Owing to a sugar shortage in the country, the government had planned to start the crushing of sugarcane ahead of the normal schedule — before Diwali (October 19) — but the delay in the monsoon’s retreat has put paid to this plan….writes Saurabh Katkurwar
According to the sugar industry, heavy rains are again expected in October in Karnataka and Maharashtra — states where the cane crushing starts first — due to the lingering monsoon. It means labourers cannot access the cane fields as they will be muddy during this period.
The National Federation of Cooperative Sugar Factories (NFCSF) has said that the crushing could start from November.
“There is heavy rain in Karnataka and Maharashtra. Its occurrence in October also will make it impossible for labourers to go into the fields. Due to this, the crushing work is expected to start only in November. However, in case the monsoon recedes completely by mid-October, crushing might start in Karnataka after Diwali,” NFCSF Managing Director Prakash Naiknavre said.
Due to the delay in the monsoon’s retreat, Maharashtra has decided to postpone the cane crushing to November 1, Naiknavre added.
Union Food Minister Ram Vilas Paswan had in August asked the sugar producing states to ensure cane crushing from October due to the low sugar stocks in the country.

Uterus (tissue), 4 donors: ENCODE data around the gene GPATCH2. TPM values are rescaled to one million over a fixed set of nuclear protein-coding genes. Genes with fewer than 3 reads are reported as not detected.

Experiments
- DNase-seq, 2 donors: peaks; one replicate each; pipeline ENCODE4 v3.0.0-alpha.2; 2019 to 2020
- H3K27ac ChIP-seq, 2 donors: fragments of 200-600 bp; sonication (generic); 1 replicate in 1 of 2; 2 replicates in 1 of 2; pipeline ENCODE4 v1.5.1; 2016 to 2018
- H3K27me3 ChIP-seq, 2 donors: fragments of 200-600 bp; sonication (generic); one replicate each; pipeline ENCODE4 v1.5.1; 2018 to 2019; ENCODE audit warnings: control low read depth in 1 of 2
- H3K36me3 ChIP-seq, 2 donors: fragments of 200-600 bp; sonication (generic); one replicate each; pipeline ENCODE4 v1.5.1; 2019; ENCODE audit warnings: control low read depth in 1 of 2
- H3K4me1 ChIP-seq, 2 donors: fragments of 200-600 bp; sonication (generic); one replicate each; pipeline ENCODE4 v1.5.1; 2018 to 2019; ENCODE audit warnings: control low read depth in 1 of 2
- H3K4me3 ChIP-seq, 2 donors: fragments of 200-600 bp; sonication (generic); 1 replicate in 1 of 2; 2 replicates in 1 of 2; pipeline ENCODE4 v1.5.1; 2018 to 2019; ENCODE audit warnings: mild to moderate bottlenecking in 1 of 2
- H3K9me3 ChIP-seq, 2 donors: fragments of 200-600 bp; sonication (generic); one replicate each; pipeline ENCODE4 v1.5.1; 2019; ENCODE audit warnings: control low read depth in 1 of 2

Millers had responded positively and expressed their readiness to start crushing in early October in Karnataka, by mid-October in Maharashtra and by the month-end in Uttar Pradesh.
This year, the monsoon’s retreat is delayed by almost a month due to a western disturbance, said Mahesh Palawat, Chief Meteorologist at Skymet, a private forecasting outfit.
“The monsoon withdrawal generally starts by September 1. However, it has delayed this year due to successive cyclonic circulations and low pressure areas originating over the Bay of Bengal that have moved towards Gujarat and South Rajasthan. Also, on-and-off western disturbances and delay in the establishment of an anti-cyclone over Rajasthan are the key factors,” Palawat explained.
Thus, the retreat will only start by the end of this month, Palawat added.
On Wednesday, Paswan had denied reports of a sugar shortage, pointing out that its availability at September-end would be 3.7 million tonnes against the possible consumption of 2-2.2 million tonnes in October.
However, he hinted at imports if the need arises in order to keep the retail prices in control during the festival season.
A senior official said that the food ministry is keeping on an eye on the market to ensure a sugar shortage does not occur.
“We have kept an eye on the monsoon developments. We have asked for reports from the states about possible commencement of cane crushing,” the official said.
Low production over 20.3 million hectares in 2016-17 has been a matter of concern for the government, which prompted it to allow imports of 800,000 tonnes of sugar this year to keep the domestic prices in check.
According to industry sources, sugar output in the 2017-18 season starting October is expected to go up by almost 24 per cent to 25.1 million tonnes.
Uttar Pradesh is expected to produce 9.2-9.5 million tonnes while Maharashtra is likely to cross the seven million tonne mark.